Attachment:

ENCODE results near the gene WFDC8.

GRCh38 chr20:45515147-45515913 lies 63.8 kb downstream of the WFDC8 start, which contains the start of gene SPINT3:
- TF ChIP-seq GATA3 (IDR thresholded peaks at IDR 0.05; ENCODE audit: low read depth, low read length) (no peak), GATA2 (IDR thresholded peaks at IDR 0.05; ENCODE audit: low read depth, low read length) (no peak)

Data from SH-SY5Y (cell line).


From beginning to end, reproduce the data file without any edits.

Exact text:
ENCODE results near the gene WFDC8.

GRCh38 chr20:45515147-45515913 lies 63.8 kb downstream of the WFDC8 start, which contains the start of gene SPINT3:
- TF ChIP-seq GATA3 (IDR thresholded peaks at IDR 0.05; ENCODE audit: low read depth, low read length) (no peak), GATA2 (IDR thresholded peaks at IDR 0.05; ENCODE audit: low read depth, low read length) (no peak)

Data from SH-SY5Y (cell line).